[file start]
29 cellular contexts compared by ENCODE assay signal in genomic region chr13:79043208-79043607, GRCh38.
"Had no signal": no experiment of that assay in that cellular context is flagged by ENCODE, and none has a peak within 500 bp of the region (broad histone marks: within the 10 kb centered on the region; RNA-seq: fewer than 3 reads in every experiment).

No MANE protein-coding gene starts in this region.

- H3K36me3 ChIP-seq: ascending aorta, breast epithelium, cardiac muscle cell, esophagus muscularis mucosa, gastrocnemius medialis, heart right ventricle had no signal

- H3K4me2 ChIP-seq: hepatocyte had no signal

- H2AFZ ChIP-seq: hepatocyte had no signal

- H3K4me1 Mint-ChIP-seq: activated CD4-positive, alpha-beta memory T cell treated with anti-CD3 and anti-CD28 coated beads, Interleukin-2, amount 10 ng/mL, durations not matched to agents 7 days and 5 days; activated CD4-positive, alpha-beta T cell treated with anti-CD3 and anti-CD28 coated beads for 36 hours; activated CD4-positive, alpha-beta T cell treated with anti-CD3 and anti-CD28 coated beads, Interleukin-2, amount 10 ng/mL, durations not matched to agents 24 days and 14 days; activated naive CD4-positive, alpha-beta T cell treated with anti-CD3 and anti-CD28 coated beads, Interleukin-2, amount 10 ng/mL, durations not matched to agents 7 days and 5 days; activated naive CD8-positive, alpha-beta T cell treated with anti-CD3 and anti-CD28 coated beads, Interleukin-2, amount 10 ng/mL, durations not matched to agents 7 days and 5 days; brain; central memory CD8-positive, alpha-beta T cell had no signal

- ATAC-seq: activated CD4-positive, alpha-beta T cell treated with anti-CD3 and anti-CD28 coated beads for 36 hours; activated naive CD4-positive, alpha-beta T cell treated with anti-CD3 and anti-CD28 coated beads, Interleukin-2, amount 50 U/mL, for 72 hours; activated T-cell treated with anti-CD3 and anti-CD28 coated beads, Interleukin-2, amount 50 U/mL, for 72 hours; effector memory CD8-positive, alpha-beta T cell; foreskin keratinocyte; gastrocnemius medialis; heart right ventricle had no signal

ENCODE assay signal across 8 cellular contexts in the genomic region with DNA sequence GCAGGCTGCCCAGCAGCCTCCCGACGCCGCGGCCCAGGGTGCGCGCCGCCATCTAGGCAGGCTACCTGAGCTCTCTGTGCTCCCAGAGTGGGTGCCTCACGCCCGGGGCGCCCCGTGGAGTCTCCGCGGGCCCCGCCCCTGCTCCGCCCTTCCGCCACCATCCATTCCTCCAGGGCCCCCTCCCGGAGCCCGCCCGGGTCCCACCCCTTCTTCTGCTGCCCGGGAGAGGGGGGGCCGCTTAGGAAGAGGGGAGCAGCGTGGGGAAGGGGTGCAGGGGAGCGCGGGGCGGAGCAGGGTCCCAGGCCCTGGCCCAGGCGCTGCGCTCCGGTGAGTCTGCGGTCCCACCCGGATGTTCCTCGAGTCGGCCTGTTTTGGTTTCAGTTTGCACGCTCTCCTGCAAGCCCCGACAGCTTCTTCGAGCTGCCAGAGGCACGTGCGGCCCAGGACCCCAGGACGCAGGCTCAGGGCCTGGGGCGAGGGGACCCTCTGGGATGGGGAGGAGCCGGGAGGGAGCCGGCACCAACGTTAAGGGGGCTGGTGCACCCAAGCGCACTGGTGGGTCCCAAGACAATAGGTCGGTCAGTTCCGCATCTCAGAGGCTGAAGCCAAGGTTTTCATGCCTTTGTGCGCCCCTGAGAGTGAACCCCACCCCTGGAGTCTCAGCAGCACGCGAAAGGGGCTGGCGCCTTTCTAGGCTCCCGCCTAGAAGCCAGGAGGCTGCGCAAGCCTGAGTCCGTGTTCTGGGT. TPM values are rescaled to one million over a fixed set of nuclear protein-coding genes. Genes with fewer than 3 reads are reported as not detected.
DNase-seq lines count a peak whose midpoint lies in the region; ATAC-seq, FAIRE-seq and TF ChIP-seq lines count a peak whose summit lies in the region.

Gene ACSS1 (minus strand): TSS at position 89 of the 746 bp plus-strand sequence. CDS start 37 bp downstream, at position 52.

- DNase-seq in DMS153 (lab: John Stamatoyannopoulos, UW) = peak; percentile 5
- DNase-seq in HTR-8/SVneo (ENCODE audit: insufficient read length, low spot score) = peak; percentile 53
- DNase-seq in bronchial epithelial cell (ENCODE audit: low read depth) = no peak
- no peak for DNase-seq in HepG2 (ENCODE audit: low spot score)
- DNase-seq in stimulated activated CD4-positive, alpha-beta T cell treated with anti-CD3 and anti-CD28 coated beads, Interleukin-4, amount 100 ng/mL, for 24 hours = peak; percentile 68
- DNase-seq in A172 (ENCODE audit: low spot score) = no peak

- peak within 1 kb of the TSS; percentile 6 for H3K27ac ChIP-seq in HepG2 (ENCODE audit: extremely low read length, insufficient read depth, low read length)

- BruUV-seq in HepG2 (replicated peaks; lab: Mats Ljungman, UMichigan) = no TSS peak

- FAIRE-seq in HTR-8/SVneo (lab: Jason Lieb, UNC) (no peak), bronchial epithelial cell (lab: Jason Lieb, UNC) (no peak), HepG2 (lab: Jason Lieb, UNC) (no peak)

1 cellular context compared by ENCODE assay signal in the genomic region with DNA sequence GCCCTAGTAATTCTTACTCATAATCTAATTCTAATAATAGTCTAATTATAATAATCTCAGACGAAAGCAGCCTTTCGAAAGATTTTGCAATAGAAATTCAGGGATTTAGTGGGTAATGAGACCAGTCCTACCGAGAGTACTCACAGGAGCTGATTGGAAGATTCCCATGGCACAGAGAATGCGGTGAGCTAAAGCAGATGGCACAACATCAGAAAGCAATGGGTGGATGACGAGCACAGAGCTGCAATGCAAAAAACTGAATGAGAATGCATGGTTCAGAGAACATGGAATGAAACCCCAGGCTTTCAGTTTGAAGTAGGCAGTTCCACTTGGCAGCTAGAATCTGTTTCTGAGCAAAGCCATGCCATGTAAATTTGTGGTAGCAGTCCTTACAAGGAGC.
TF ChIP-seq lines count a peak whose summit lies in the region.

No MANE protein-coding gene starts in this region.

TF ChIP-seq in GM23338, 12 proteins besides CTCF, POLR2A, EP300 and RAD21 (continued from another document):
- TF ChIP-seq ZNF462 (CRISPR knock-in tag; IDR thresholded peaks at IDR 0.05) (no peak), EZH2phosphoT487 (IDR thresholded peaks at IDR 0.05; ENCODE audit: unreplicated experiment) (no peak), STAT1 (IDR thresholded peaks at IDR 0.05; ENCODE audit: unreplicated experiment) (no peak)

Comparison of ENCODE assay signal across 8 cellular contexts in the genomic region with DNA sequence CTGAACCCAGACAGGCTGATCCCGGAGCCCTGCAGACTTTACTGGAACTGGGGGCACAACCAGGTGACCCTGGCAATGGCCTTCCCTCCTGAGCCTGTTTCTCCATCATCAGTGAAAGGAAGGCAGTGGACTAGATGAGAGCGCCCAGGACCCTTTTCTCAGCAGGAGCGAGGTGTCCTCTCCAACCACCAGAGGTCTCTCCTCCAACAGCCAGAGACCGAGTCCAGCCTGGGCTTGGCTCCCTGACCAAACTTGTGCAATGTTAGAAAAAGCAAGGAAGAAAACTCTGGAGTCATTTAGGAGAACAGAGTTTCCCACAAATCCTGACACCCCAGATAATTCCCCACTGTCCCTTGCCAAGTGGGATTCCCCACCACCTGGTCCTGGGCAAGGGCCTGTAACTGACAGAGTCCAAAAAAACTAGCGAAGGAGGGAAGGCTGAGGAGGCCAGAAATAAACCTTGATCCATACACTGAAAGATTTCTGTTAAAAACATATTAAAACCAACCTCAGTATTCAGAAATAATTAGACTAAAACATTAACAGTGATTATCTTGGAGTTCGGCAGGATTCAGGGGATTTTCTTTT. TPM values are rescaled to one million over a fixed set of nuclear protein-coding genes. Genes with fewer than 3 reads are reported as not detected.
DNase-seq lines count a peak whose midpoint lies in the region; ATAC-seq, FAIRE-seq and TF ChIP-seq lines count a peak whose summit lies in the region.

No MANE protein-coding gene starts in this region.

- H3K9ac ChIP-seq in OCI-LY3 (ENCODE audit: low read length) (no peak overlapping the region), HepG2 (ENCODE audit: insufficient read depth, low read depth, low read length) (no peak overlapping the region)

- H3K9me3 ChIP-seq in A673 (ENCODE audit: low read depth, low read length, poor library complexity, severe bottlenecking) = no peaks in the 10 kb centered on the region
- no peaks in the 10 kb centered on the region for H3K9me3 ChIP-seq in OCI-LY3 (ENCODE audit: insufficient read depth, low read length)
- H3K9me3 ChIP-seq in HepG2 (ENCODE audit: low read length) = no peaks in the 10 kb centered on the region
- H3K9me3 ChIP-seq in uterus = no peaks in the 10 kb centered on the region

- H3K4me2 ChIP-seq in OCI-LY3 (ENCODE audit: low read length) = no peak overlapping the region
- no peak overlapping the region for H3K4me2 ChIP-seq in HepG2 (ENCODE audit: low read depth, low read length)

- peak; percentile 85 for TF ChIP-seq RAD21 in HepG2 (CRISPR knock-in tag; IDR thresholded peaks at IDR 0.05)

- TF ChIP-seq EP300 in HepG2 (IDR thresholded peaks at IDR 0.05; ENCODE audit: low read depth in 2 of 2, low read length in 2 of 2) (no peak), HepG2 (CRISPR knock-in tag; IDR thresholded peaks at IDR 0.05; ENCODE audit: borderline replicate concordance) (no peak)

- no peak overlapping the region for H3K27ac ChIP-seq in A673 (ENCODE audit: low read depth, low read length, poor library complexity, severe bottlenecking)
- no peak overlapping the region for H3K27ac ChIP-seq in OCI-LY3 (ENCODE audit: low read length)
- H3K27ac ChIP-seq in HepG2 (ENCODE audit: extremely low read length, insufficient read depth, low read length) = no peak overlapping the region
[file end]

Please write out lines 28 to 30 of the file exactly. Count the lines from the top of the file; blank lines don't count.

No MANE protein-coding gene starts in this region.

- H3K9ac ChIP-seq in OCI-LY3 (ENCODE audit: low read length) (no peak overlapping the region), HepG2 (ENCODE audit: insufficient read depth, low read depth, low read length) (no peak overlapping the region)

- H3K9me3 ChIP-seq in A673 (ENCODE audit: low read depth, low read length, poor library complexity, severe bottlenecking) = no peaks in the 10 kb centered on the region